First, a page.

The trick is not to do anything cold turkey. Decide what your priorities are, and work on them item by item --- week by week or year by year. Cam and I, for instance, decided to edge away from using plastics by drinking from stainless steel water bottles instead of Nalgenes, and by not heating or freezing plastic storage containers. But I still carry my sandwich to work every day in a plastic bag. We eat organic produce and grass-fed beef almost exclusively at home, but still eat out about once a week and clean our plates at restaurants that I know don't completely share our food values. We don't make our own bread or pasta or even grow a garden yet, but plan to implement those things as our life allows for them.

I feel good about the changes we have made, and little by little I know we'll get there. The trick is always to be chipping away at the improvements that we have decided are important for us. We shouldn't be paranoid; we shouldn't allow ourselves to become overwhelmed. We are blessed to have so much good information on hand; and more blessed to have brains and hearts to discern what is most expedient for our lives and for our families.

(p.s. Posted by Meredith)

Friday, October 21, 2011


It's getting chilly outside, so we know what that means: time to start thinking about Christmas gifts.  My thinking about gift giving has been evolving over the last few years. 
Gift giving is such an opportunity to express love and create something wonderful.  However, at the most basic level, gift giving amounts to nothing more than, "I'm expected to give a gift to _____ in ____ price range."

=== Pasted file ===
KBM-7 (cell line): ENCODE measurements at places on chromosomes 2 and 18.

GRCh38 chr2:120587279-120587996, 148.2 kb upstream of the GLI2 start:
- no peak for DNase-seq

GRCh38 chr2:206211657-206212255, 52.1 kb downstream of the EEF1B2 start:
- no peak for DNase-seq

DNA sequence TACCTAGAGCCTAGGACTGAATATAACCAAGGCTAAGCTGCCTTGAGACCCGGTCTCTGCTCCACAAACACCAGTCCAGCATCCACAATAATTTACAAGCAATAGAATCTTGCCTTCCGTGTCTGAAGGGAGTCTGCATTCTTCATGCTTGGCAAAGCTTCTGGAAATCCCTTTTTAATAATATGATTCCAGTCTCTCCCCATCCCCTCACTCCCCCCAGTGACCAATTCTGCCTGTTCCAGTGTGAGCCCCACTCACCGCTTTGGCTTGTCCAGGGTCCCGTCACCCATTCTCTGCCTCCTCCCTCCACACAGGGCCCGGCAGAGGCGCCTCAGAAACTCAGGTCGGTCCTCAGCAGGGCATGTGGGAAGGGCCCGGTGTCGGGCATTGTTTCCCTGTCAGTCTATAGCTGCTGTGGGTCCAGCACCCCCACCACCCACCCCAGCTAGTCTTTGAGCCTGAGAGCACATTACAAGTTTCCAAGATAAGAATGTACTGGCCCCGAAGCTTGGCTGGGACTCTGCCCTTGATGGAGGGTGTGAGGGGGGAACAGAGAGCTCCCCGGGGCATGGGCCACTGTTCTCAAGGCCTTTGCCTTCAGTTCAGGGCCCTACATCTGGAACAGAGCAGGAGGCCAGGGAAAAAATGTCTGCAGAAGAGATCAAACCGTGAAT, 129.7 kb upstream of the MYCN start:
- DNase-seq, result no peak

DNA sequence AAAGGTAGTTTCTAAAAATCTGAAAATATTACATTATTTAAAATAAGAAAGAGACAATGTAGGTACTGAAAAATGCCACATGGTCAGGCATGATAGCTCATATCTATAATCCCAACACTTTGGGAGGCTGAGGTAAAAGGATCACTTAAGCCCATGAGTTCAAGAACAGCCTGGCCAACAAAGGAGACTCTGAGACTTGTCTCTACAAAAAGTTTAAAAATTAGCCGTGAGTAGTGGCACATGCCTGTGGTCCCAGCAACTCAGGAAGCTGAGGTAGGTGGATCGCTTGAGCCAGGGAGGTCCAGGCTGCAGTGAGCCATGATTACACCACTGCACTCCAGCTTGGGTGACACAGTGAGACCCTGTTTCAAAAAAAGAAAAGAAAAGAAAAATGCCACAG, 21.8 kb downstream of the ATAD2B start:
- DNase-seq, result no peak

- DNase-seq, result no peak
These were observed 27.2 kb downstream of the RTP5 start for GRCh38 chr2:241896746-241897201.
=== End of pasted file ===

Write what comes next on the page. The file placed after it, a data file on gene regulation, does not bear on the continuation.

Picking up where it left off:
I try to be sensitive about needless "stuff collecting" for myself as well as for people I'm gifting to.  I really like DIY gifts, and think they're probably the best, but sometimes I don't have ideas for what homemade gift someone would want.

Some things to consider when buying a gift:
  • Remember to pay attention.  We (thankfully) have a few months before Christmas.  If someone makes a comment about what they'd really like to have, write it down!
  • Is there something I can give that would help support her/him in a hobby or creative pursuit? 
  • What does this person need? 
  • What is this person's love language? (Hint: The way they express love to you is probably the way they like to receive love.)
    • Words of Affirmation--This is my husband's love language.  Considering this helped me think of his Valentine's Day gift this last year.  I cut out 365 colorful strips of paper, and wrote something I loved about him on every piece and rolled it into a tight scroll, so he could read one a day for the rest of the year.